ICC Cricket World Cup 2011 / News
Bangladesh v India, Group B, World Cup 2011, Mirpur
Time for us to do our job - Shakib
Sidharth Monga in Mirpur
February 18, 2011
It seemed as though Shakib Al Hasan had a tear in his eye when his rickshaw entered the Bangabandhu Stadium on opening-ceremony night to thunderous applause in the sold-out venue. His right index finger swept under his eye, and a moment later he was seen smiling and talking to the child with him on the rickshaw. One could not be sure, though. A day later, Shakib confirmed it was indeed a moving moment for him.
"It was a great feeling yesterday," Shakib said, giggling. "I got emotional at that time. It was a very good experience for me. It's something I will remember for the rest of my lifetime."
And this has been going on for at least a week. It has been an emotional time in Dhaka. People have been out on the streets even in the wee hours of the morning. All Bangladesh has been thinking about for a while now is the World Cup. "As you can see, on any street of Dhaka, you can see the difference from 100 days back," Shakib said. "It has obviously changed a lot. Even at night, up until 12'o clock, people come to see the ground, the facilities, how they have improved. Great feeling for the people of the country."
As players, as a young team, it is difficult to stay insulated from this kind of singular anticipation from the country. And the players know that the anticipation will translate onto the field. It will translate into pressure, from the people, from the media, from their families, from their friends.
Nerves showed in their warm-up game against Pakistan on Tuesday, when they lost comprehensively despite spells of good play both from the bowlers and the batsmen. Generally a good fielding side, Bangladesh dropped four simple catches during the match. They started their innings in a free-flowing manner, but once they lost a wicket they froze in the middle overs, playing too many get-away shots, losing wickets in a heap.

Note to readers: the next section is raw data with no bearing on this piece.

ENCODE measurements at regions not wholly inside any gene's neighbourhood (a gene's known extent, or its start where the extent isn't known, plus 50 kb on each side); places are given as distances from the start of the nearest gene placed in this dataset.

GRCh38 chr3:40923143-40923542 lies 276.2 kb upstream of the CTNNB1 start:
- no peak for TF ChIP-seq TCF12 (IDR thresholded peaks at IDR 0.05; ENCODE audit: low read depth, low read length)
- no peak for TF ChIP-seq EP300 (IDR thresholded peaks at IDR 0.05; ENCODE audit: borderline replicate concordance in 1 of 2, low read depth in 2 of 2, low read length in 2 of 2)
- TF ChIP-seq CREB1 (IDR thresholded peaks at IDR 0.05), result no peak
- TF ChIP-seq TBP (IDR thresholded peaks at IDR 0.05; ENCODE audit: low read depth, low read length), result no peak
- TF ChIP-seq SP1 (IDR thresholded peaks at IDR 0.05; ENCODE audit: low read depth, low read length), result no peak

Jamie Siddons, their coach, knows about these pressures. "We have talked a little bit about the pressures they are going to face: the crowds, the media, their families, and all those sort of things that are part of playing a World Cup at home," Siddons said. "I think they are getting on pretty okay with it."
It is not just the anticipation from the country, which can sometimes be unreasonable, that will put pressure on them. Playing at home, they will expect themselves, reasonably so, to put it past at least one of the four big teams and make it to the quarterfinals. Siddons himself was quick to point that Bangladesh are rated ahead of West Indies, so they should be expected to win that game.
"We have to beat teams above us in the ODI rankings," Siddons said. "West Indies are just below us. We are expected to beat them; if we do that, we will get very close to going to the next round. We need to beat one of the big teams and two minnows - for the want of a better word - the Associate members, to give us a chance. Need to win four games to be safe. A lot of work to do, we start with India, and then Ireland."
They are no longer the underdogs. Their wins - at least in the first round - will not be considered upsets. All their previous big wins in the World Cup have come with not much to lose. This time they have a lot to lose. That is going to be Bangladesh's biggest challenge this World Cup. Already there is a mountain of hype because they beat India in the last World Cup encounter between the two teams.
Shakib is saying all the right things before the match. "We have six league games, that's the important thing," he said. "We are taking it game by game, we are not thinking about India. We want to improve ourselves. We want to go there and do the basics right. If we do that, hopefully we will have a very good game."
When asked whether what he saw last night put pressure on him, Shakib was blasé. "They came out and did their job yesterday, now it is time for us to go out and do our job," he said. The festivities are over, the song and dance is behind us. The only way the festivities will carry on in Bangladesh is if its cricket team does its job.
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